Social workers and volunteers in Auckland say more and more homeless pregnant women are asking for help - some with nowhere to live just weeks before they are due to give birth.
An Auckland Council report released last year showed about 15,000 people within the city were "severely housing deprived."
Rhys Abraham, who helps run a group distributing food and essentials to people living on the streets, said volunteers had helped some women who are eight months pregnant.
Though there are no official figures, he believed the number of pregnant women sleeping rough in Auckland had trebled in the past 18 months.
"There are places that will take in pregnant women in an emergency who are otherwise homeless, but a lot of women either...don't know about it, or...can't get there, and some of these places are just full.
"They don't have any more space, they're doing the best they can, but it's still not enough."
The story is a familiar one for Corie Haddock, emergency crisis response team manager for the agency Lifewise, which is currently looking after two pregnant women.
"I'm aware of situations in the past where we've worked with other organisations that people have been heavily pregnant - eight, eight and a half months.
"So as the need of New Zealanders grows, those falling into homelessness or needing access to accomodation grows."
Mr Haddock said the shortage of housing and accomodation made finding somewhere to stay extremely hard work.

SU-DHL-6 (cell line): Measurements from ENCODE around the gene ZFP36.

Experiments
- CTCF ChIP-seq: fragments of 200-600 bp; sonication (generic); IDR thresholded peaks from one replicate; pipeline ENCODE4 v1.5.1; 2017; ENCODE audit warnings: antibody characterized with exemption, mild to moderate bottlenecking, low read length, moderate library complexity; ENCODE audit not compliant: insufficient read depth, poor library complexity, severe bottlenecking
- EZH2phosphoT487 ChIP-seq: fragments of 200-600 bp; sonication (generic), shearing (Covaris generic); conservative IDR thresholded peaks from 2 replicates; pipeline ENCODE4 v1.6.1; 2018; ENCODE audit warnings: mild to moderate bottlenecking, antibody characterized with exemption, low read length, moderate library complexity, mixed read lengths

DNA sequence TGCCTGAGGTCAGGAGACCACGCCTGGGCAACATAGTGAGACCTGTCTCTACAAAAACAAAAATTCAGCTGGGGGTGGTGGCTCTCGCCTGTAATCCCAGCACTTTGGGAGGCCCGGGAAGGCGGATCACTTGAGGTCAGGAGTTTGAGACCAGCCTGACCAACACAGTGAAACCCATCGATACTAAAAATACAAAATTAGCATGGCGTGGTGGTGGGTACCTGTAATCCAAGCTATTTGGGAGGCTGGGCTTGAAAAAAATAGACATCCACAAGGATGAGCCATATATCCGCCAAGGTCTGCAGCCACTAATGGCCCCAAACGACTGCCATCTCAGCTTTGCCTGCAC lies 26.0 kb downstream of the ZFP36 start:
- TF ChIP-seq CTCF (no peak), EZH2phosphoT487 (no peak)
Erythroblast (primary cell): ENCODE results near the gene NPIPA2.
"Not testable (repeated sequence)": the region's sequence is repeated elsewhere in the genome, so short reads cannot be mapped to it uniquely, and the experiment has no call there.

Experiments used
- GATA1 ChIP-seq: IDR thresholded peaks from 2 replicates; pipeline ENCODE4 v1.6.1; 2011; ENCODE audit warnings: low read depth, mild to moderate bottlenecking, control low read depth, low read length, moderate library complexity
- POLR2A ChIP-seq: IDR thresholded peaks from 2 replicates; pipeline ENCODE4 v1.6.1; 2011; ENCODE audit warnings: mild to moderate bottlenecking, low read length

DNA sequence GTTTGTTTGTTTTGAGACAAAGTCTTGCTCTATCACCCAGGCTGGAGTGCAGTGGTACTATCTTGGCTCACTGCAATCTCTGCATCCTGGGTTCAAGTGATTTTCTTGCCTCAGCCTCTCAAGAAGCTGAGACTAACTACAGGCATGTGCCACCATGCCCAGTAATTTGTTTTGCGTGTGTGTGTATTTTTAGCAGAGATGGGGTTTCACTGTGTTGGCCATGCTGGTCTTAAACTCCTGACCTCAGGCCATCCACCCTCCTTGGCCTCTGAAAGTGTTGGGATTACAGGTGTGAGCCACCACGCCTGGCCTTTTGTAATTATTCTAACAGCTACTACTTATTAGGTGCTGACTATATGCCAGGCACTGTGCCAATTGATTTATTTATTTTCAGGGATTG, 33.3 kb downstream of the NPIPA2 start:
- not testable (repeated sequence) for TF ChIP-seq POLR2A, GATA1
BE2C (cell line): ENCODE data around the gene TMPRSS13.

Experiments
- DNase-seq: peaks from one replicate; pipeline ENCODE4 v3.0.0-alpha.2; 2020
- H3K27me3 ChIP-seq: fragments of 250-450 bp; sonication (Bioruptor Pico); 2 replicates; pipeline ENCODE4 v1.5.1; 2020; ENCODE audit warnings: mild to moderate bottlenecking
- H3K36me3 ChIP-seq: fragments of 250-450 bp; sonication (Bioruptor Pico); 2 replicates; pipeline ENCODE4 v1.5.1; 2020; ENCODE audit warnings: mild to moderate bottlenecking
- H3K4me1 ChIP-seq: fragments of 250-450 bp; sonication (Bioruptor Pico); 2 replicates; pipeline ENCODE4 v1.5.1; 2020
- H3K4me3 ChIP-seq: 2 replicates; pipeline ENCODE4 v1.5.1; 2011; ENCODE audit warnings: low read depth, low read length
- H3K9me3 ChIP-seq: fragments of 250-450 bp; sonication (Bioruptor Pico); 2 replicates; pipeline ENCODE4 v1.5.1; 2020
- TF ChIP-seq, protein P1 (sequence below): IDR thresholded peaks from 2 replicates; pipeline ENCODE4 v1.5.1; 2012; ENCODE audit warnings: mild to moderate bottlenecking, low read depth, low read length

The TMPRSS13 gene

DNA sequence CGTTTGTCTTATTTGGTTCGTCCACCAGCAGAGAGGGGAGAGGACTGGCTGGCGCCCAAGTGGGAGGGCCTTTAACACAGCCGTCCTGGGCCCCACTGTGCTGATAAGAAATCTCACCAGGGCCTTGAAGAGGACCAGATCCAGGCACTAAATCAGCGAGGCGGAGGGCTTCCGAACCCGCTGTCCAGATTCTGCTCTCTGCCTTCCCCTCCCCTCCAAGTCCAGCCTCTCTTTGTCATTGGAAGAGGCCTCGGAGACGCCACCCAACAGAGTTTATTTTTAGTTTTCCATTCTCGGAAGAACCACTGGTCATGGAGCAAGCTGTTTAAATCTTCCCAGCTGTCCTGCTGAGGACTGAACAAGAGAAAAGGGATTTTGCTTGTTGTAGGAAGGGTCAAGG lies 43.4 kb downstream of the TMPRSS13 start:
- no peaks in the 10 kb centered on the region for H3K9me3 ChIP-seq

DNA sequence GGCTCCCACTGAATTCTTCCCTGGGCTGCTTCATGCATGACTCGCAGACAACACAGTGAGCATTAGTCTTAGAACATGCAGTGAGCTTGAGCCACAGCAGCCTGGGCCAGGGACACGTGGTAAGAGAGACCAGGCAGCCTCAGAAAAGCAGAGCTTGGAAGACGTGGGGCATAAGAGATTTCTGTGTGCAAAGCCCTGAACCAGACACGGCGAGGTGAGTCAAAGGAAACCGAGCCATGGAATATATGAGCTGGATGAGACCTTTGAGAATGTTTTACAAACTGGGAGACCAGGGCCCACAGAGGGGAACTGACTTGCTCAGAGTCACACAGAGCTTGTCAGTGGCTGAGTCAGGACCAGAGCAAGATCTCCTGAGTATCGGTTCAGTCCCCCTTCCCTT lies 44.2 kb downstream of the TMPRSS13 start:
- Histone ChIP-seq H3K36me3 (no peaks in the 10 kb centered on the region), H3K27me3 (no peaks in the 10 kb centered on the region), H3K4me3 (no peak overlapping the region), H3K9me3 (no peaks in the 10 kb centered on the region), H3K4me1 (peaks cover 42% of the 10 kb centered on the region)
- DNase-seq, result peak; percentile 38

Maori party co-leader Marama Fox said the Government knew there was an issue but was not resourcing it well enough.
"Under the last budget we petitioned the Government to get some budget across for us to look into providing emergency shelters and emergency care.
"We don't think the Government is doing enough - that's why we asked for the budget to do that.
"We got a very small amount, but we're going to use that the best we can."
Green Party co-leader Metiria Turei agreed, and said the agencies who did provide or had provided services were coming under increasing strain.
"Government is just shifting the problem to community organisations who are already stretched to breaking point to provide support to these families.
"They are squeezing these contracts for those community organisations.
"It's harder and harder for community groups to provide for families."
But Social Development Minister Anne Tolley said she had not heard of increasing rates of homeless women.
"I'm not aware of it but I am aware that my colleague, [Social Housing] Minister [Paula] Bennett is doing quite a lot of work around homelessness. We will be having discussions in the next couple of weeks."
Ms Tolley said services were available when people ask for them. "They should be talking with their Work and Income - MSD manage housing, so they should be making their needs well known, and they should be working with their case manager."
Corie Haddock from Lifewise said there should be an inquiry to try to understand the true extent of the problem. He said homelessness in general was growing, and needed more of an effort from central and local Government, as well as local agencies.